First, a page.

It will be another offseason full of difficult decisions for the Minnesota Twins front office. There are double-figure free agents. They have two contracts with 2011 options that they need to determine if they should be picked up. There could be as many as nine arbitration situations. Although the Twins have a fairly solid core of players under contract for 2011, it will be interesting to see how those players are complemented.

One area that could experience the most turnover is in the bullpen. Over the last decade, Twins fans have seen how important a strong bullpen can be as well as how much it can hurt if the bullpen struggles. Even with Joe Nathan out for the entire 2010 season, the Twins went into the playoffs with what was believed to be solid, deep bullpen.

However, that group in the bullpen was comprised of several players who may not be in a Twins uniform in 2011 for various reasons. Here is what we know today:

Joe Nathan – We know that the Twins will be paying the veteran closer $11.25 million for the 2011 season even if we can’t confidently predict how good and how healthy he will be.

Matt Capps – He has a year of arbitration left. Looking historically at closers in their final arbitration year, it is likely that Capps could demand somewhere between $7 and $9 million in 2011. He was solid in 2010, and he would provide insurance should Nathan not be ready. He is prone to allowing plenty of base runners.

Jesse Crain – Despite the hanging slider to Mark Teixeira in Game 1, Crain proved himself to be one of baseball’s better relievers through most of the 2010 season. He is a Type B free agent. If the Twins offer him arbitration and he accepted, he could make $3 to $3.5 million in 2011. If the Twins offer him arbitration and he declines it, the Twins would get a supplemental 1st round draft pick when he signs elsewhere. After his season, it is likely that Crain could command a three or four year contract at an average of $3.5 to 4 million a season.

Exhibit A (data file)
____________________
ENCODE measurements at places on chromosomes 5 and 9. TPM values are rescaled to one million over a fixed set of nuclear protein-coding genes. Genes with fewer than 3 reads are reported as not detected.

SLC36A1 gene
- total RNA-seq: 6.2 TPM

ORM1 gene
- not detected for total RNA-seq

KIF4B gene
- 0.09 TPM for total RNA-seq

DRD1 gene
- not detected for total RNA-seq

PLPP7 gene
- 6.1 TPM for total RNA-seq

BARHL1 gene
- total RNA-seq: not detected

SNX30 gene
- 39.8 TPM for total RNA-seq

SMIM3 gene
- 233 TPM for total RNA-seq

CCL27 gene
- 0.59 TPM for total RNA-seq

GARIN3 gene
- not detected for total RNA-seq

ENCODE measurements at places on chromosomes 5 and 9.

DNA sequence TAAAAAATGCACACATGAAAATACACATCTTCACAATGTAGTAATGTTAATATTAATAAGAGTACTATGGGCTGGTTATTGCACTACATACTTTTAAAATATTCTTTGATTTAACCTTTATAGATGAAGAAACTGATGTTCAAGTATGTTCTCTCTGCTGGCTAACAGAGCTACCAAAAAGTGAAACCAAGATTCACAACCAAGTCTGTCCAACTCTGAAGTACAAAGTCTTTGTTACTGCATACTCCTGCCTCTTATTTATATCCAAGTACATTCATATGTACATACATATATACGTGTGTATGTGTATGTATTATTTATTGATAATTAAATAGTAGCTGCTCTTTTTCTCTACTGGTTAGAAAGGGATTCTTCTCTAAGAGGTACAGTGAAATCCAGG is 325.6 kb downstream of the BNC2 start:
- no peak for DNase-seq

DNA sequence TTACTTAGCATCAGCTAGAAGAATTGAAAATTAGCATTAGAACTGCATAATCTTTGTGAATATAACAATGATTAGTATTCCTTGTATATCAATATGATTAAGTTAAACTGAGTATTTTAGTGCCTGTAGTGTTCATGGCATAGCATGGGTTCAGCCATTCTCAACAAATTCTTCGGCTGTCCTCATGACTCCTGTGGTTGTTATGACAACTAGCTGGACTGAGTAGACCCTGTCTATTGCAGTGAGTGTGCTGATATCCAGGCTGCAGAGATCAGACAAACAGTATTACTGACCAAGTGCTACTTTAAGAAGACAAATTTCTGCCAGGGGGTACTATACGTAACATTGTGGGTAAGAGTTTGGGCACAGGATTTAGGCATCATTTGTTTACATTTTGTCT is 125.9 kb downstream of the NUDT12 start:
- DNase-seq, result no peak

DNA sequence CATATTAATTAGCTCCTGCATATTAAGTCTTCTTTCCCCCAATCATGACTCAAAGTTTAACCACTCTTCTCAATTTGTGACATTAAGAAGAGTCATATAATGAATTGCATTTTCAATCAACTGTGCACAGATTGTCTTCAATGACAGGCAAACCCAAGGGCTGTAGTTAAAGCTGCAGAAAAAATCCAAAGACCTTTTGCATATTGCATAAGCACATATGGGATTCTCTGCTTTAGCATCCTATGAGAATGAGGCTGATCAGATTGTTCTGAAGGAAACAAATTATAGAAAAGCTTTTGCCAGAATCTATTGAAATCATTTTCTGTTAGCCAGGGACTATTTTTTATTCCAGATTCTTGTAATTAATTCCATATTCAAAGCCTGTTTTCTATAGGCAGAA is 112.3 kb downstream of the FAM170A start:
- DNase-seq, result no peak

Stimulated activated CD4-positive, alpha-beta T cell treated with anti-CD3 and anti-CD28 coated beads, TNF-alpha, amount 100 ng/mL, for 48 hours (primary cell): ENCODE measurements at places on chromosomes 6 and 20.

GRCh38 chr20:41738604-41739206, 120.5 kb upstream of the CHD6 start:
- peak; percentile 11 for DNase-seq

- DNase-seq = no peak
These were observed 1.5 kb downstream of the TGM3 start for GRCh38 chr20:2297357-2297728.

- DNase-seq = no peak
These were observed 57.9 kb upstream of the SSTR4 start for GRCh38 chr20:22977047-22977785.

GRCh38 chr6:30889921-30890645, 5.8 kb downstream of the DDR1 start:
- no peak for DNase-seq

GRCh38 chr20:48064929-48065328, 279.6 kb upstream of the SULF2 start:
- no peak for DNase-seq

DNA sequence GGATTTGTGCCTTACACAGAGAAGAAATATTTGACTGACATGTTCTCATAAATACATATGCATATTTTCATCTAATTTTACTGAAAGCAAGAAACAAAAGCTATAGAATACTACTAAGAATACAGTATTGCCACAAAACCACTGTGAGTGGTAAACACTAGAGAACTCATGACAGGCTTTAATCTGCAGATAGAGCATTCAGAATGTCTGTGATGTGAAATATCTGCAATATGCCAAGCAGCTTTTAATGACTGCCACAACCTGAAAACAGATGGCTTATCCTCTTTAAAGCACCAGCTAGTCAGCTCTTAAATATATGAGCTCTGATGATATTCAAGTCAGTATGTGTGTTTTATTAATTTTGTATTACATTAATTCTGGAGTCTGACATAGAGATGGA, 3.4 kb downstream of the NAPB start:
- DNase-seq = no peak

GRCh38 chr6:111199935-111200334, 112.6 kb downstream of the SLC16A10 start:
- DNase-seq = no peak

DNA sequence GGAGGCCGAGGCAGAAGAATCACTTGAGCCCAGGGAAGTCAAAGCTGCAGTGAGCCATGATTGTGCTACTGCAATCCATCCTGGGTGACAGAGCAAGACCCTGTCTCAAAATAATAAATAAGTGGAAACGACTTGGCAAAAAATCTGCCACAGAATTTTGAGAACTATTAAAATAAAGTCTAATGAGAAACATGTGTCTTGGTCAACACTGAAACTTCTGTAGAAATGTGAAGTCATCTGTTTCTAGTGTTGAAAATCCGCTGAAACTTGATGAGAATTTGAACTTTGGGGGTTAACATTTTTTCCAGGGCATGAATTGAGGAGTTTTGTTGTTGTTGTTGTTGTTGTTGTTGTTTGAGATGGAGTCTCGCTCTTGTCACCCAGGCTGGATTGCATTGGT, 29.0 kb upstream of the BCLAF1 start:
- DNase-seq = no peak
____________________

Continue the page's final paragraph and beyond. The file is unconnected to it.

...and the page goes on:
Jon Rauch – He was solid as the Twins closer through most of the season’s first half. Very hittable, but he racked up good save totals. He was also so bad late in the first half and early in the second half that the Twins had to trade their most big-league ready prospect for Capps. He also would be a Type B free agent. If the Twins offer him arbitration and he accepted, he could earn as much as $4 million in 2011. If the Twins offer him arbitration and he declines, the Twins would get a supplemental 1st round draft pick when he signs elsewhere. He could likely get a two year contract in the neighborhood of $5 million.

Matt Guerrier – Guerrier has racked up the relief appearances over the last four years. He has remained remarkably durable. He has also pitched at a very good level, well enough that he would be a Type A free agent. If the Twins offer him arbitration, and he accepted, he could earn $4 million in 2011. If the Twins offer him arbitration and he declines, the Twins would get the signing team’s first round pick next summer (unless the signing team owns one of the first 15 picks in draft, in which case, the Twins would receive their 2nd round pick) and a supplemental first round pick. Because he isn’t a strikeout pitcher, Guerrier could struggle to find a team willing to give up and early draft pick to sign him. If the Twins do not offer him arbitration, Guerrier could probably sign a two year deal worth between $6 and 7 million total.

Brian Fuentes – The Twins got a good one when they acquired Fuentes from the Angels. The 35 year old southpaw was amazing against left-handed bats. He led the league in Saves in 2009 and recorded 25 saves with the Angels in 2010 before the trade. He made $9 million in 2010. He becomes a Type B free agent because his 2011 option would only vest with 55 games finished (he finished 35 total in 2010). If the Twins offer him arbitration and he accepts, the Twins would likely pay him between $9 and 10 million in 2011. If the Twins offer him arbitration and he declines, the Twins would gain a supplemental 1st round pick next summer. If the Twins do not offer arbitration, he could sign with a team needing a closer and get two years and $14-15 million. Or, if all teams see him as an 8th inning lefty type, he could still get two years and $8-9 million.